For most of the day, your mind works in overdrive to try and solve problems for you. Brains spend their days at proverbial gyms, where they exercise potential solutions for things like work, extracurriculars, and relationships.
It’s pretty amazing — and a bit humbling — to think that our cerebellum, containing approximately 55-70 billion neurons (thanks Wikipedia) cares more about keeping us alive than just about anything else out there.
So why does our most complex organ, with all of these complicated neural networks, come up with the best ideas when we happen to be in the shower?
Amazingly, there’s a scientific answer to this. Harvard researcher and psychologist Shelley H. Carson suggests that when our dopamine levels are elevated, we're relaxed and more easily diverted, we often find ourselves in what she calls the “incubation period” of creativity.
“When we have a relaxed state of mind, we're more likely to turn attention inwards, able to make insightful connections.”
“When we have a relaxed state of mind, we're more likely to turn attention inwards, able to make insightful connections,” Carson says.
Typical triggers that allow ideas to incubate are things like going on a run, doodling, riding the subway home, or…bingo: taking a warm shower.
For renowned sports writer and EXPLO guest speaker Bill Littlefield, the retired host of National Public Radio’s beloved program “Only A Game”, the incubation period has been a crucial element of his writing process. We were lucky enough to sit down with Bill to learn more about his approach to deadlines and effective sports writing.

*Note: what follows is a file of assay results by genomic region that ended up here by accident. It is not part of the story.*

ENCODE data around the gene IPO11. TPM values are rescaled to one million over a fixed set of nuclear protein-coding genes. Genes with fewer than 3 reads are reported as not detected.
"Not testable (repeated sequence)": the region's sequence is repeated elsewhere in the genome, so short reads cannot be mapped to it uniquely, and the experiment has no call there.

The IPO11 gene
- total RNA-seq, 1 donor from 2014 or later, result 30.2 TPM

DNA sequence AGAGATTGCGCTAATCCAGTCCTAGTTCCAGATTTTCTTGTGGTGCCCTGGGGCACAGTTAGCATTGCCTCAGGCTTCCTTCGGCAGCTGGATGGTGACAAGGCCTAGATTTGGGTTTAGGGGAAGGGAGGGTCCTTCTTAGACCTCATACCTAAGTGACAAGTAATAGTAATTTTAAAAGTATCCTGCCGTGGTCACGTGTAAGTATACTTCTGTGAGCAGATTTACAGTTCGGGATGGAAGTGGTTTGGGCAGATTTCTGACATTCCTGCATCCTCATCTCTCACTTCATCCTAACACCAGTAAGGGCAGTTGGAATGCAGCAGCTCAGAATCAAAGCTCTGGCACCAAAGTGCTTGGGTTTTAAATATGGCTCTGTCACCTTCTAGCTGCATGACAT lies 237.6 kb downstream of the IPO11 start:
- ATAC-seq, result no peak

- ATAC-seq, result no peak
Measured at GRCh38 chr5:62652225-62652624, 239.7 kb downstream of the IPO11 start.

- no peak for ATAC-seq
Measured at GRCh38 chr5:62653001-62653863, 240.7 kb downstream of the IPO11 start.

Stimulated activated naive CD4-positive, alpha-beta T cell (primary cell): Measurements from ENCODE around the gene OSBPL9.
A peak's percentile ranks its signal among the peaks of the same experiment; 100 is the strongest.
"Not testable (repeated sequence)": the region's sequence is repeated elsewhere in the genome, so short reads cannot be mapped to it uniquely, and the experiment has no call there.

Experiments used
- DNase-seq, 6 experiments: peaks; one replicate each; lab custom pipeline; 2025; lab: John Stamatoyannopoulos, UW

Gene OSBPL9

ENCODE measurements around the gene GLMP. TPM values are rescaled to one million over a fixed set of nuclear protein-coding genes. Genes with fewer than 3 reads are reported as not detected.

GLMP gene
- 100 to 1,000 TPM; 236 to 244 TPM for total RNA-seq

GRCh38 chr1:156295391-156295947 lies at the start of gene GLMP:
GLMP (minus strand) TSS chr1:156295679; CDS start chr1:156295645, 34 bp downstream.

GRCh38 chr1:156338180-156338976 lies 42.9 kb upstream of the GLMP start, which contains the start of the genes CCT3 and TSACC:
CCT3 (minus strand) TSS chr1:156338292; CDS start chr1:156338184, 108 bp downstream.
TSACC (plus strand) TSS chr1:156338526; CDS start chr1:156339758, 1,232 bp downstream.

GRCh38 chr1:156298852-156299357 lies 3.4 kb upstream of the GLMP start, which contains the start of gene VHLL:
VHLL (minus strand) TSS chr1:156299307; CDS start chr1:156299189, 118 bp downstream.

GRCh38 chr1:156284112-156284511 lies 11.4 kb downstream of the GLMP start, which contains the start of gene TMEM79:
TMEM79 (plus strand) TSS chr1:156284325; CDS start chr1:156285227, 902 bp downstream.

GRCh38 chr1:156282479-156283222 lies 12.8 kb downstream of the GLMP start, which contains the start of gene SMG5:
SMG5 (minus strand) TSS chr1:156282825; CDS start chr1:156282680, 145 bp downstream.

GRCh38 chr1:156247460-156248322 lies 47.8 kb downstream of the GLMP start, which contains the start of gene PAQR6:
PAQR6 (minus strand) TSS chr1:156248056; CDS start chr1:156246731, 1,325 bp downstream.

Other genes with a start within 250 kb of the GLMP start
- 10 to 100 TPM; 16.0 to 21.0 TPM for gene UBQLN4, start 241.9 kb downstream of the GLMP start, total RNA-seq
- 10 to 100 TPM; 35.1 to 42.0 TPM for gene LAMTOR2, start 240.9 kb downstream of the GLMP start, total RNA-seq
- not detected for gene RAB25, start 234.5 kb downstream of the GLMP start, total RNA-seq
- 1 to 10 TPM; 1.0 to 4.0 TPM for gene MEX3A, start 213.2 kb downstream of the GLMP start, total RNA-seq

Explore books, articles, games, and songs that may help you step back from work (even if just for a moment).
- Check out NPR's story archives from Bill Littlefield himself — nationally known author and veteran sports commentator
- Never want to forget an idea you had during the incubation period again? Here's a waterproof notebook designed specifically for "shower thoughts"
- Some amazing wisdom from School of Life that perhaps our only breakthrough is in navigating a breakdown. (We recommend most anything from SOL; an online field guide for anyone interested in learning more about emotional life.)
- Stressed? Go for a walk. Still stressed? Take a line for a walk. No, really.
- What happens when you are so close to the finish line you can taste it. What is holding you up isn’t fonts — it’s fear.
- “Declare a deadline for yourself" or "pretend you are an opossum!" are two very sound suggestions from Breakthrough!, a book on overcoming creative blocks
Just a few EXPLO experiences that encourage students to practice stepping back include:
- Program: Want to learn more about navigating the world of sports and sports writing with people like Bill Littlefield? We have a few more spaces available for our Sports Management focus program (grades 10-12)
- Workshop: Strengthen muscles, increase flexibility, and center your mind while learning numerous physical postures, the flow of movements, and internal actions in Yoga (grades 8+9)
- EXPLO Advisor: Take a psychology course whose curriculum has been guided by insight from EXPLO advisor Mihaly Csikszentmihalyi — the world’s leading researcher on positive psychology and the pioneer of Flow theory (grades 10-12)
- Weekend Trip: Stretch your academic legs and head out to the popular weekend trip, Water Wiz, where you'll get showered in waves from New England's famous log flume waterpark ride (grades 4-7)
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Stephanie LaMont + Adam French